Opening with the twisted psychedelics of ‘Cheetah Tongue’, The Wombats got a firm grip on their audience right of the block. The pulsing beat and crushing chorus builds, mounting into gigantic proportions.
Though the exhilarating rush seemingly escalates at a dangerous speed as the band is forced to stop the concert twice during throwback hit ‘1996’ due to safety reasons. Despite the brave attempt to re-start the tune, it is inevitably abandoned due to its, seemingly, hazardous hit factor. Handling the chaos they created with elegant manners, The Wombats propel forward into debut hit, “Kill The Director”.
Nonchalant kick towards saturated romance seems to be a theme running through The Wombats’ discography, as set progress. The devious desperation is prevalent on ‘White Eyes’ with Matthew Murphy uttering, “I need you the most”, a painstakingly real sentiment in the face of modern love.
The delicious indiepop is sparked with gems ranging from surging bass-work to glittering funk details. The luring soundscape possess a savvy sense of confident that stand in stark contrast to the self-deprecating lyricism, and bathed in the neon-lit backdrop, it’s more prevalent than ever. It’s in these contrast that The Wombats flourish, much like in their stage presence where Muphy’s stoic stand counters Øverland’s constant whirlwind across the stage.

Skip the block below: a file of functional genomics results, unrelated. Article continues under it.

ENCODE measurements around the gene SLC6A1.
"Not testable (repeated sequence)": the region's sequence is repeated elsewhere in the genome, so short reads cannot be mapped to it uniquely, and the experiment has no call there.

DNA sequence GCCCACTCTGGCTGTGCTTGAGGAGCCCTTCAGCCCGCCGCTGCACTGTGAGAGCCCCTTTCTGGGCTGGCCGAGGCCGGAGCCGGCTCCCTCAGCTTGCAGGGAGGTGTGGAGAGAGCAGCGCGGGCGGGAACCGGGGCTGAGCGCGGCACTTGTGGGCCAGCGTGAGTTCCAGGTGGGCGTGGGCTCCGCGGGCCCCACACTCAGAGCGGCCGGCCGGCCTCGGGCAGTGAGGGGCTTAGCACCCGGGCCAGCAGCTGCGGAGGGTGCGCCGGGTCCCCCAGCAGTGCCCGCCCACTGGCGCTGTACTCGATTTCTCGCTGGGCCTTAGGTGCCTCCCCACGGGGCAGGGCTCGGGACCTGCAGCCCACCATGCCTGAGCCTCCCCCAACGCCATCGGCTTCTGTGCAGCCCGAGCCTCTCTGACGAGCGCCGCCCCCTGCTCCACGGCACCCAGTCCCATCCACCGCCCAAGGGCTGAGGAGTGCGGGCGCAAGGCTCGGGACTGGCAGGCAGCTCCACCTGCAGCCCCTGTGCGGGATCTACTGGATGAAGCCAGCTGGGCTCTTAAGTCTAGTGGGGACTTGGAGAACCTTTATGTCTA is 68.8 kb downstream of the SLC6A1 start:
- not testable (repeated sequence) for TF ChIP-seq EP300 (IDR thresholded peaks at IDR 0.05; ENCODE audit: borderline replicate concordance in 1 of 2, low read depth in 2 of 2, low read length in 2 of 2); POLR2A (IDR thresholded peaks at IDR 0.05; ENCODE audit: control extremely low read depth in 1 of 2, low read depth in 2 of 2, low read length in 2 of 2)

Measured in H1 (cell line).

Looking at this performance it is clear that The Wombats have transformed from their dorky indie prodigy beginning into seasoned rock stars. Keeping intact that charm that made you fall for their fresh faced sardonicism over a decade ago, the refined reinvention still carries that initial spark from 2007’s ‘A Guide To Love, Loss & Desperation. Stacked with hits from across their catalogue, the live execution of each number is meticulous.
From the fizzy 60’s pop banger, ‘Pink Lemonade’ to the piercing synth hook of ‘Jump Into The Fog’, each song comes with its own characteristics (as manifested visually on the giant backdrop), and yet, it’s all infatuating fun. Whilst it is obvious that The Wombats know their crowd, it seems that the trio have tapped into an over-arching dimension of universal bliss. Perhaps it is the endearing way in which they address their crowd, perhaps it is their respect for their own backing catalogue. Whatever it is, The Wombats have managed to engage a far larger crowd than anticipated.
Rounding off the set with eternal indie banger ‘Let’s Dance To Joy Division’ you’d think no encore could top it. Yet the bombastic final comes with a blast as ‘Turn’, ‘Tokyo’ and ultimately, ‘Greek Tragedy’ roll out. It’s a euphoric triumph and a pivotal performance.
Give Me a Try
Kill the Director
Lemon to a Knife Fight
I Don’t Know Why I Like You But I Do
Jump Into the Fog
Moving to New York
Let’s Dance to Joy Division
Tokyo (Vampires & Wolves)